’Ex-Gay’ Leader Retracts Controversial Study
A psychiatrist who published a controversial study in 2001 that claimed gays had the ability to change their sexual orientation through psychotherapy is now retracting his findings.
Robert Spitzer, who was part of the "ex-gay" movement that claims being gay is a mental illness, told the American Prospect about his new feelings towards his study.
"In retrospect, I have to admit I think the critiques are largely correct," Spitzer said. "The findings can be considered evidence for what those who have undergone ex-gay therapy say about it, but nothing more."
He also said that homosexuals who undergo therapy in order to turn straight "can be quite harmful." He then asked that writer Gabriel Arana publish a retraction of his controversial study, "so I don't have to worry about it anymore."
Spitzer's 2001 study "treated" 200 gay men and woman and claimed that 78 percent of males and 95 percent of females reported that changed from being homosexual to heterosexual, the U.K. newspaper the Daily Mail notes.
Arana said he underwent "ex-gay" therapy (also known as conversion therapy) for more than three years with Dr. Joseph Nicolosi, co-founder and former president of the National Association for the Research and Therapy of Homosexuality (NARTH) -- an organization that offers "ex-gay" therapy that was founded in 1992.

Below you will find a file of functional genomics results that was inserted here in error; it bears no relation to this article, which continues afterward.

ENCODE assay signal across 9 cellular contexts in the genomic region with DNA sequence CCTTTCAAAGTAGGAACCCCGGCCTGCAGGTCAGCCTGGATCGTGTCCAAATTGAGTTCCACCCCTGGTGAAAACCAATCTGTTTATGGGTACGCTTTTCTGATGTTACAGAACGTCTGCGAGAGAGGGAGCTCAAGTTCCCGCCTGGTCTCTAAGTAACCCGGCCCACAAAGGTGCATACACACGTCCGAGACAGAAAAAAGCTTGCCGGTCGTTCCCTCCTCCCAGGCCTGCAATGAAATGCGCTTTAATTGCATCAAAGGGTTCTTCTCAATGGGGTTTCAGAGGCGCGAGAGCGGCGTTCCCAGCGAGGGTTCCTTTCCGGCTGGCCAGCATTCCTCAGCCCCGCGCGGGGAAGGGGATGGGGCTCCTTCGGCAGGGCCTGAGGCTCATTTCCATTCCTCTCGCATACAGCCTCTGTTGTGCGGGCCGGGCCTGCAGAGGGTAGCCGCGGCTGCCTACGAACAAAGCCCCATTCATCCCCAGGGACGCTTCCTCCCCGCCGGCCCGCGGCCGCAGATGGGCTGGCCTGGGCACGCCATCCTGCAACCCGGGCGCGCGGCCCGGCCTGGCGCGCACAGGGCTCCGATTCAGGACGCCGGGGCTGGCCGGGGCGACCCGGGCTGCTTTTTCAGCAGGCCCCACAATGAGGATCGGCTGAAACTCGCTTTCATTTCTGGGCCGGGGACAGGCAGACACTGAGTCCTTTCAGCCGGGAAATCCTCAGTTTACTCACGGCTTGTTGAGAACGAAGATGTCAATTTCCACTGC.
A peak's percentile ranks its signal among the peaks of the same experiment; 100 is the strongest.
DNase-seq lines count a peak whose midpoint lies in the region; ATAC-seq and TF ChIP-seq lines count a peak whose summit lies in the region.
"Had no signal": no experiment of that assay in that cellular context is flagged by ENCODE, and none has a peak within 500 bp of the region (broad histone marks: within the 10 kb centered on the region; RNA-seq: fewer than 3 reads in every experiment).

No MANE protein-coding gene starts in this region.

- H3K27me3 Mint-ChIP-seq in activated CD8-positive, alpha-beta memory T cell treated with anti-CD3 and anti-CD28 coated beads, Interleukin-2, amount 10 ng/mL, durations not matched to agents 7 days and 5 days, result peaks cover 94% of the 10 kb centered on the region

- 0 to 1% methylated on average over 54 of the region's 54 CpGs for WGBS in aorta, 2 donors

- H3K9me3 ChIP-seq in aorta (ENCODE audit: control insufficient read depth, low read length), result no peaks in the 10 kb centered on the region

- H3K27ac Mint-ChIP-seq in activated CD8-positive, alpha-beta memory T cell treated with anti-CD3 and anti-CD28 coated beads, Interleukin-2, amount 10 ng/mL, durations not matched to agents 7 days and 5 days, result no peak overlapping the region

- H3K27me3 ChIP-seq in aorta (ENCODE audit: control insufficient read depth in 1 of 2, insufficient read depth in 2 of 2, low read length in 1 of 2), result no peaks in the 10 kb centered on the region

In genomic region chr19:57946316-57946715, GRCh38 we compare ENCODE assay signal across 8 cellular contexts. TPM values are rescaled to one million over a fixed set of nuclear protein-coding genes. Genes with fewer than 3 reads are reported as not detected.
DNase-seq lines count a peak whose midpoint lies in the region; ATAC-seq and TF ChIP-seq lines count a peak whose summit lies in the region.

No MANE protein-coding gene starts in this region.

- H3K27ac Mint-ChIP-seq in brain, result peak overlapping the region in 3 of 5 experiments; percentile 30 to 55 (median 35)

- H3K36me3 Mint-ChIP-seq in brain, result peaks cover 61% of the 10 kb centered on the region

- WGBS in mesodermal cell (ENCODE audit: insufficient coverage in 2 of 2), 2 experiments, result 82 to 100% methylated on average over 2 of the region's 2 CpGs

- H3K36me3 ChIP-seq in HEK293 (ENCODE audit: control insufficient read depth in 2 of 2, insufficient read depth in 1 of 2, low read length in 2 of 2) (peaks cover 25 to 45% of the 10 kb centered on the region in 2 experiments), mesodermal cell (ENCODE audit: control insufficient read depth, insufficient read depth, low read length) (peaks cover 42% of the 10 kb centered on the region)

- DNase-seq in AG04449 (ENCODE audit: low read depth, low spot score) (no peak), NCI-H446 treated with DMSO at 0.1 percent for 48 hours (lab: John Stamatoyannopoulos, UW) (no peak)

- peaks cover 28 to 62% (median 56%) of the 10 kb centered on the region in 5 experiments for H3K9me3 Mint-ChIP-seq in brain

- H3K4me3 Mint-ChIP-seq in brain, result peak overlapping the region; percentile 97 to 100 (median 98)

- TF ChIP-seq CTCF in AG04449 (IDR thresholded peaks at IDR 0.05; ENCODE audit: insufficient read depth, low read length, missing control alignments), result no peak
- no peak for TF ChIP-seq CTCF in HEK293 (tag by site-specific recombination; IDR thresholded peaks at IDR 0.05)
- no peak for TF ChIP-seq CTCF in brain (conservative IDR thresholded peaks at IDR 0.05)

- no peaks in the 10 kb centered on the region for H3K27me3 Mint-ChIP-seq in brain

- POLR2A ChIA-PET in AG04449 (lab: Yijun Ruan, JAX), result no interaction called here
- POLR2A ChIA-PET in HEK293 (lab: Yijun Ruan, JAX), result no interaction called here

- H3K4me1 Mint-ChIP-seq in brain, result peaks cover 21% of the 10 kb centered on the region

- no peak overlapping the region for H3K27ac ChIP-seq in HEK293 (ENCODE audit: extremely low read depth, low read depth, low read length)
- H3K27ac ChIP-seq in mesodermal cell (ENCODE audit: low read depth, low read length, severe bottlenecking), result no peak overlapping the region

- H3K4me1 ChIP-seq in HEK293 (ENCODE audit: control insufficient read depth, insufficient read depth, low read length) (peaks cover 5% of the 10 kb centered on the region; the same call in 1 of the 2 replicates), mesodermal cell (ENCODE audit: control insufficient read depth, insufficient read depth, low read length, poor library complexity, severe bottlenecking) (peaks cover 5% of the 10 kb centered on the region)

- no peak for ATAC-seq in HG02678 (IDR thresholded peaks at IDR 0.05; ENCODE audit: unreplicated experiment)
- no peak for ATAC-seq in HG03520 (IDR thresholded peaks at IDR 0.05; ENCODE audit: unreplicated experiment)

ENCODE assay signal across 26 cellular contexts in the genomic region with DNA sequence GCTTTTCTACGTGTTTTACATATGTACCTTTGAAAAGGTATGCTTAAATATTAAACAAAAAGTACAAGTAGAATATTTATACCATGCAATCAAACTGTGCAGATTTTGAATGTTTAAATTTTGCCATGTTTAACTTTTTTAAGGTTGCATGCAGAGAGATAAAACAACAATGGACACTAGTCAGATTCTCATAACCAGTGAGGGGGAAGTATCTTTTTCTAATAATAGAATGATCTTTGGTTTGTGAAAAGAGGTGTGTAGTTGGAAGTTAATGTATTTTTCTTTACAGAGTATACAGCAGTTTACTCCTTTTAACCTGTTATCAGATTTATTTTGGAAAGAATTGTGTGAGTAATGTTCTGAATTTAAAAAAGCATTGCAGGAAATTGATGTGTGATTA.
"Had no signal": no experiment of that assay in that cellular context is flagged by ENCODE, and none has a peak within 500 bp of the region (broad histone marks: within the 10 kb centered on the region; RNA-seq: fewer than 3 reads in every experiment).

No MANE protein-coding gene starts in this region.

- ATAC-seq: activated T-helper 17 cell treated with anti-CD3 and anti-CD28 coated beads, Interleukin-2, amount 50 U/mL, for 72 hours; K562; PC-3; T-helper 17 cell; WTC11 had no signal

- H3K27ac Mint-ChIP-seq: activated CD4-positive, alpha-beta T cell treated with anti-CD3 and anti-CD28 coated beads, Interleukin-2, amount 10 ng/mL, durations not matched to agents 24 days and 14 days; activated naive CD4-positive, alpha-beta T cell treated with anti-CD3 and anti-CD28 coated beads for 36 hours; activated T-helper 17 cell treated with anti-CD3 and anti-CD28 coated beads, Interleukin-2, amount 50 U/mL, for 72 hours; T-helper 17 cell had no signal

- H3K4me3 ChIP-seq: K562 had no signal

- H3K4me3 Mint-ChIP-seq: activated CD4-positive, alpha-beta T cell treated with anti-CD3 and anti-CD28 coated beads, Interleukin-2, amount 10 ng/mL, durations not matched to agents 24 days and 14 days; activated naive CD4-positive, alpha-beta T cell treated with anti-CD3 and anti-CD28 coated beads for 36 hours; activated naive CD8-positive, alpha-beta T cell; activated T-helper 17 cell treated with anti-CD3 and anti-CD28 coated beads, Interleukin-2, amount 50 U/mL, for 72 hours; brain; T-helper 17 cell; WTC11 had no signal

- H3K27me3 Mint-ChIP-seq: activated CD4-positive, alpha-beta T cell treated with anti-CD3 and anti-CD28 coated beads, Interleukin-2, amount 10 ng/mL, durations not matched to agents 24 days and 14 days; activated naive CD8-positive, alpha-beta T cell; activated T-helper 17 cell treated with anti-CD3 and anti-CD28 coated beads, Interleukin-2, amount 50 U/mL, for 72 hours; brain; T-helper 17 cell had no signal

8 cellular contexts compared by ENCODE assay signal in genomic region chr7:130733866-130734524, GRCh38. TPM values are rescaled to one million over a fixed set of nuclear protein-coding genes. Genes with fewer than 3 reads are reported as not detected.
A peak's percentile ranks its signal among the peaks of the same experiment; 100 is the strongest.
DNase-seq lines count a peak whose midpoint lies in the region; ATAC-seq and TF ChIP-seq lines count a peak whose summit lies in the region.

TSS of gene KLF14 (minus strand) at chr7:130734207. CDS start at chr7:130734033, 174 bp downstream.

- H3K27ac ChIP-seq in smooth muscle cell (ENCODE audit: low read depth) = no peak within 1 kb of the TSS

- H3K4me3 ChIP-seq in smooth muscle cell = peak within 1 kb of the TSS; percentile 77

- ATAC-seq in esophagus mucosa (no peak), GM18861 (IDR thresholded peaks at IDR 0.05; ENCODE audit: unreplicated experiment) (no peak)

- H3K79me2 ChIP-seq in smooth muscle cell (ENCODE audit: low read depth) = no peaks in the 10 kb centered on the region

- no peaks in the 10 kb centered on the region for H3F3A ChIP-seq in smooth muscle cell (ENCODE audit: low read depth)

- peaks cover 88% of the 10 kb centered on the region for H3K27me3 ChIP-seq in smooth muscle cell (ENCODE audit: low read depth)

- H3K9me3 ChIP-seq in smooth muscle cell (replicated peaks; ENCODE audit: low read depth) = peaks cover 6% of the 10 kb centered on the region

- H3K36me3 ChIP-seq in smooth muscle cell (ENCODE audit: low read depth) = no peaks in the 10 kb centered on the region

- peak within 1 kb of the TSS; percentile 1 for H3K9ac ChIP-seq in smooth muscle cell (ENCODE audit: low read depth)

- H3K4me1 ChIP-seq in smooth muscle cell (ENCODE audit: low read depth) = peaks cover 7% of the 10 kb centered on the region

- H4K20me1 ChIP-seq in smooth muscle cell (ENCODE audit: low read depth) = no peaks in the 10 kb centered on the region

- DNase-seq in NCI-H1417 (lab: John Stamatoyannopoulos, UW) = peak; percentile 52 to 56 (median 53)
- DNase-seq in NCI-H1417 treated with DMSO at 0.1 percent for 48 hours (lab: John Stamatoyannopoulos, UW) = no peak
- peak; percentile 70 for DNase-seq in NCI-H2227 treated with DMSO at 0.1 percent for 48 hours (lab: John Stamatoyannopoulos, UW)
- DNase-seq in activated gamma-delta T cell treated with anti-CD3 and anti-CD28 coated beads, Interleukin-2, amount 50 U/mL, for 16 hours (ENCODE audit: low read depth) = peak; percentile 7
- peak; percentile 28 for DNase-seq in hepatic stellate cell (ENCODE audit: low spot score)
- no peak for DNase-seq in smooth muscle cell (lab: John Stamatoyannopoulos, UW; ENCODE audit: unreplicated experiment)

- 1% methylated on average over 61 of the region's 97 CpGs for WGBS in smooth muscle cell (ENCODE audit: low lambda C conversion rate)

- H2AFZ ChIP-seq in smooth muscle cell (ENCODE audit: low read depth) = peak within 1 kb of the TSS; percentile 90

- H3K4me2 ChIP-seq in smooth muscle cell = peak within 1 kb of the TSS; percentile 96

Wayne Besen, executive director of Truth Wins Out, one of several watchdog groups monitoring the conversion therapy industry, slammed Spitzer's study in his book "Anything But Straight: Unmasking the Scandals and Lies Behind the Ex-Gay Myth." After the 80-year-old psychiatrist retracted his findings, Bense told the Huffington Post he applauds Spitzer's decision.
"Dr. Spitzer's repudiation of his 2001 study is an earthquake that severely undermines the validity of 'ex-gay' programs," Besen said in an email statement. "Spitzer just kicked out the final leg from the stool on which the proponents of 'ex-gay' therapy based their already shaky claims of success."
Last month the Southern Poverty Law Center (SPLC), a civil rights group based in Montgomery, Ala., reported that NARTH is the preeminent source of what many regard as 'junk science' for the religious right."
SPLC pointed out that "every major American medical authority has concluded that there is no scientific support for NARTH's view" and many say that "ex-gay" treatments can cause gays harm.
"There is simply no sufficiently scientifically sound evidence that sexual orientation can be changed," the American Psychological Association (APA) said in 2006. "Our further concern is that the positions espoused by NARTH and Focus on the Family create an environment in which prejudice and discrimination can flourish."